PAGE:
Knowing how to order a kebab sounds like something that should be easy. You decide what you want, you ask for it. Simple.
I went to buy a kebab the other night. It had been a rather boozy evening and I hadn’t had time for dinner. Kebab shops are funny places. They are the best of times, and the worst of times. Hilarious 3am party postmortems, or moments of consolation for that friend that just got dumped and messy, or that time one New Years Eve…
I once lost my favourite coat and my new woolly hat at a really crappy party. The upshot of it being that at 3am on the 1st of January, I sat hunched, tears streaming down my face and dripping on to my barely-touched kebab. It was winter, two degrees. I shivered in my little sheer party top. “I’m coooooooooldddd” I had wailed inconsolably as a few bleary eyed gents looked awkwardly on. By a fortunate turn of events, the coat made it’s way back to me the next day. We were permanently black-listed from the bar we were in, but that’s another story.
Fast forward to last Wednesday night. I am standing in line behind a couple that are ordering. “I’ll have some salad, with some lamb, and just a small amount of pitta bread on the side” the man says.
“I’m sorry, you can have a salad, or you can have the pitta wrap with salad, we don’t do things on the side,” says the man serving kebabs – let’s call him Kebab Man.
“He means he want’s a pitta wrap with lamb and salad,” The man’s girlfriend chimes in. “If i’m getting that, shouldn’t I get the salad on the side?” The man asks confusedly as they move to the side themselves.
“Excuse me!” two girls have popped in from outside “You know the large chips we have ordered? Can we get them in two separate boxes?”
“No, I’m sorry,” Kebab Man replies. “The large chips get served in a large box, and the small chips get served in a small box.”
The girl’s face falls with disappointment. “But we need the large chips that we are sharing in two small boxes, because I have different tastes to what she has, and she wants one sauce and I want another sauce and we don’t want the sauces on the chips that we are sharing to be mixed you know, because we have different tastes and everything.”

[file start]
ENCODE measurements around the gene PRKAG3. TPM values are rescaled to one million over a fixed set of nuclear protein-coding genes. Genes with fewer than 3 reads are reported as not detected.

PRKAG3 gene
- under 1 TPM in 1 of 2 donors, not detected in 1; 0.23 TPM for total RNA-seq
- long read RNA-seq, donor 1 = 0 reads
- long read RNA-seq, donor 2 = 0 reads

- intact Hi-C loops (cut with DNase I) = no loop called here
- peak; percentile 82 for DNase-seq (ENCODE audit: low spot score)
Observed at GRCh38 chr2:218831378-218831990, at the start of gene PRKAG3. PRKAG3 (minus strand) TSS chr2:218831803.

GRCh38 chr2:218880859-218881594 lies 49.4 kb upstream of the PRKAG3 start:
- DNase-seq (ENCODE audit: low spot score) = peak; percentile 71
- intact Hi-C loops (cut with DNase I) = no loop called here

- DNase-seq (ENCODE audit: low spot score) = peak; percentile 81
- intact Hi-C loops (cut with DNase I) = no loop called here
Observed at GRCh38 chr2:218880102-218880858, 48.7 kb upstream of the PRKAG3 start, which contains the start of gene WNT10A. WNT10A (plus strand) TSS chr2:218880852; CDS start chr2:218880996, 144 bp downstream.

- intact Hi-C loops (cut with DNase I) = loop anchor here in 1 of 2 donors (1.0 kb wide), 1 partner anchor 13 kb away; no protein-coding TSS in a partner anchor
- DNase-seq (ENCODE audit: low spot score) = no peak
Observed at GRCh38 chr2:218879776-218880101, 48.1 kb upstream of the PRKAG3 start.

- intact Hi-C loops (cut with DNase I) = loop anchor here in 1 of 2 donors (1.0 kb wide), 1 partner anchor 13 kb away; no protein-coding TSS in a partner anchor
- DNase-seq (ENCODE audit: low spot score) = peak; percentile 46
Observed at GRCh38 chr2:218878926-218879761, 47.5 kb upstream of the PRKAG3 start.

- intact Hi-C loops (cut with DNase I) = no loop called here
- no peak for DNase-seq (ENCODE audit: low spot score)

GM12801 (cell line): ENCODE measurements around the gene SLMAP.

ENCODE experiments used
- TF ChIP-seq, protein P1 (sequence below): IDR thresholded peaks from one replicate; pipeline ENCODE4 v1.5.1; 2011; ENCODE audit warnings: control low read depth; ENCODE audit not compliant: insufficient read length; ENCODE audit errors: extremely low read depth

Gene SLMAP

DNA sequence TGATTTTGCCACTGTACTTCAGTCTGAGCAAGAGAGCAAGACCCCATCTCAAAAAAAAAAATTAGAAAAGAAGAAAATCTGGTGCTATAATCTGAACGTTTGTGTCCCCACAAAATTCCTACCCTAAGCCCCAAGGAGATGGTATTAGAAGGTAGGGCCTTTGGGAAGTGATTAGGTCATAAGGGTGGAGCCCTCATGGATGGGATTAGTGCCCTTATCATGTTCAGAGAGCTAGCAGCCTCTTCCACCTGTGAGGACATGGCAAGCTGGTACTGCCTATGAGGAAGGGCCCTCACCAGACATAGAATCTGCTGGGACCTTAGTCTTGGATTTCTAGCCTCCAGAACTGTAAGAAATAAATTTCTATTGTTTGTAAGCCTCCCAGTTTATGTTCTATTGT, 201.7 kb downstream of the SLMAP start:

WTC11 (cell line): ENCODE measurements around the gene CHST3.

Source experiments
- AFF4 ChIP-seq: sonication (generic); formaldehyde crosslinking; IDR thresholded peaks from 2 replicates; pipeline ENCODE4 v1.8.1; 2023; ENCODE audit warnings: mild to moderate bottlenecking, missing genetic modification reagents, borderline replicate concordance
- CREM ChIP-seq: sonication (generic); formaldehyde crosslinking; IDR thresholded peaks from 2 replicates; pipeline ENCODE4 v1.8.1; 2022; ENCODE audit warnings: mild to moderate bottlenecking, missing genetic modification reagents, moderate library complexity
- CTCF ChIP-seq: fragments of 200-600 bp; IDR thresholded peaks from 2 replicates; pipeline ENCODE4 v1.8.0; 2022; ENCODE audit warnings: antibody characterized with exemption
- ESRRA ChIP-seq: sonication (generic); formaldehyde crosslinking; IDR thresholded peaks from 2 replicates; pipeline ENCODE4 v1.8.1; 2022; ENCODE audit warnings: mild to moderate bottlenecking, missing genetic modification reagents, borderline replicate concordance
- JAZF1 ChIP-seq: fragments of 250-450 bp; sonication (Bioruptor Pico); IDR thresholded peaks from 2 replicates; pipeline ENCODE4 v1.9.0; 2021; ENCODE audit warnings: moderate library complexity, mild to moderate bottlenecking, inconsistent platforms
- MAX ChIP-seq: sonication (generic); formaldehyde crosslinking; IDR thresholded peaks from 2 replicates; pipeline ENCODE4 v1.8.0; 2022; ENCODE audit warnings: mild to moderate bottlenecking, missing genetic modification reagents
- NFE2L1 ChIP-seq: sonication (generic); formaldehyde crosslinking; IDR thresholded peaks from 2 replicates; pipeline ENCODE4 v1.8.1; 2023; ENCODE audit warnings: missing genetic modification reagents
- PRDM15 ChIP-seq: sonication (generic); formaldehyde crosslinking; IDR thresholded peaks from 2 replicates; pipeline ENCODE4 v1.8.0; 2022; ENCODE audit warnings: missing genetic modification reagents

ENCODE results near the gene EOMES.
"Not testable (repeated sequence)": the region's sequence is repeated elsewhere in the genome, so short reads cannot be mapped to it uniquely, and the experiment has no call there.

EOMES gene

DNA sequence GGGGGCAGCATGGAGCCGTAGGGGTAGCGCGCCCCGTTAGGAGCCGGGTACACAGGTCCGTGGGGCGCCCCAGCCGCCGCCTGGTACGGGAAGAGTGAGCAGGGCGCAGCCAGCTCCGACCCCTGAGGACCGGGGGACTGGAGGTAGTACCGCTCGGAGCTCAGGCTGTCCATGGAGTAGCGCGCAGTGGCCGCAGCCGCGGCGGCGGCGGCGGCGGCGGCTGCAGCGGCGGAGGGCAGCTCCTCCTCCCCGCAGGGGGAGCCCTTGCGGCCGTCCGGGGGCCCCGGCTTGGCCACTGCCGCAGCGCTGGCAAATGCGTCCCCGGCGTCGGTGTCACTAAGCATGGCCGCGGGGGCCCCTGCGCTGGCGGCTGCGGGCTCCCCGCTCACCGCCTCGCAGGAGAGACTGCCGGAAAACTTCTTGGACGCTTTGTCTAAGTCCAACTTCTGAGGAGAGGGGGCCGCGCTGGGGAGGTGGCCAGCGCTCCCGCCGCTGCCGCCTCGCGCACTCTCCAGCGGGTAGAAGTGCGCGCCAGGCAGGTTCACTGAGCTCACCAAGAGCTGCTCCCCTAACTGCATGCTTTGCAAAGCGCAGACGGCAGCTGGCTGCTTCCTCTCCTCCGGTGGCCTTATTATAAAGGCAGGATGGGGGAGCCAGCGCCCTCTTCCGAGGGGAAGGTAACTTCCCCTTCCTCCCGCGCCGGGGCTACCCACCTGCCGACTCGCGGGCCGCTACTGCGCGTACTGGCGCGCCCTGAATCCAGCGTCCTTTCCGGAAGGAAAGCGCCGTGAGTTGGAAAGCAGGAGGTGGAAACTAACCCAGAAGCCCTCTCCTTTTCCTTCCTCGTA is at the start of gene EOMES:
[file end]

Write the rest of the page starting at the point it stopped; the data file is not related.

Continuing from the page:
He sighs. “Okay, I’ll do it for you this once, but that’s not how we do it.”
Then, “Excuse me lady,” Kebab Man calls to the two women waiting in the corner, “What sauce do you want on your lamb wrap? Do you want chilli or garlic?”
“I’ll have mint sauce” she replies. “We don’t have mint sauce, we only have chili or garlic…” “Oh… both then”. She takes her wrap and leaves.
He looks at me and I smile sympathetically. “Can I please have a regular falafel wrap, no onion, everything else?” He nods. “TWO LAMB WRAPS!” he yells to the room.
The couple step forward to collect their wraps. “I thought we were getting salad on the side, but there’s only salad in my wrap,” I hear the guy say as they leave.
One large chips in two small containers land on the counter and the two girls with different tastes have materialised from outside.
“What sauce do you want?” Kebab Man asks. “I want mayonnaise,” one of them says. “I want mayonnaise too,” says the other. He looks at them. “But, I also want salt.” she adds.
“You want your falafel open?” He asks me. “Yes, please” – “And you can take a drink from the fridge too,” he smiles. “Thank you!” I say. I scuttle to the fridge, grab my free drink and wave him goodbye as I leave.
I am walking down the street clutching my Coke like a badge of honour. It feels like the real life equivalent of getting a gold star sticker on my homework. I know how to order a kebab. It’s delicious. I’ve been rewarded – and found a new favourite late-night kebab place. In that moment, I couldn’t complain. Life was just that good.